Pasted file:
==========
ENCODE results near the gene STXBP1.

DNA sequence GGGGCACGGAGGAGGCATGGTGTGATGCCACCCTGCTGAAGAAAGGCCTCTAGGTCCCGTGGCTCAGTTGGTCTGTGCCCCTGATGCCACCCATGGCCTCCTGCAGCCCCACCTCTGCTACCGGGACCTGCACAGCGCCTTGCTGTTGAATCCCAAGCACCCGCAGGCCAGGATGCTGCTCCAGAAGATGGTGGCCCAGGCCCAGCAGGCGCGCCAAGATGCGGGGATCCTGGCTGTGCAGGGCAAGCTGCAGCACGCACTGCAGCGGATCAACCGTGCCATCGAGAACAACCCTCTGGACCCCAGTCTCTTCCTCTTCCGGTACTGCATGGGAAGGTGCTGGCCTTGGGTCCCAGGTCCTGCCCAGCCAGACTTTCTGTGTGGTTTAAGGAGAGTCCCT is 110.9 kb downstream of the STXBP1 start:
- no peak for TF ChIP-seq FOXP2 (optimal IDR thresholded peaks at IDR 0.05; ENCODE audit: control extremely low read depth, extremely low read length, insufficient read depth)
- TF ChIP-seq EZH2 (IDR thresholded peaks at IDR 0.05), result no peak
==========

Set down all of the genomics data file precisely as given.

ENCODE results near the gene STXBP1.

DNA sequence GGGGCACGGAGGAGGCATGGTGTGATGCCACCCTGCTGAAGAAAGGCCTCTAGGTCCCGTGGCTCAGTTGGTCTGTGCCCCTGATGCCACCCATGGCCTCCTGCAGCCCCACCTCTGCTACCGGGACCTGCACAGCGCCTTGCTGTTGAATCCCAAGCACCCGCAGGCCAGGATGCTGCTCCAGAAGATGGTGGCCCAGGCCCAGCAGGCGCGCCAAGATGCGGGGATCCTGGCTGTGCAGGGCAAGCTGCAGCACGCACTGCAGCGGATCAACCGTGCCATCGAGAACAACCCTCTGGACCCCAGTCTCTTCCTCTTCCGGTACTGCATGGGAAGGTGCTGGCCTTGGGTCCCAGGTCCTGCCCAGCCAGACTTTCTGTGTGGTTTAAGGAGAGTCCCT is 110.9 kb downstream of the STXBP1 start:
- no peak for TF ChIP-seq FOXP2 (optimal IDR thresholded peaks at IDR 0.05; ENCODE audit: control extremely low read depth, extremely low read length, insufficient read depth)
- TF ChIP-seq EZH2 (IDR thresholded peaks at IDR 0.05), result no peak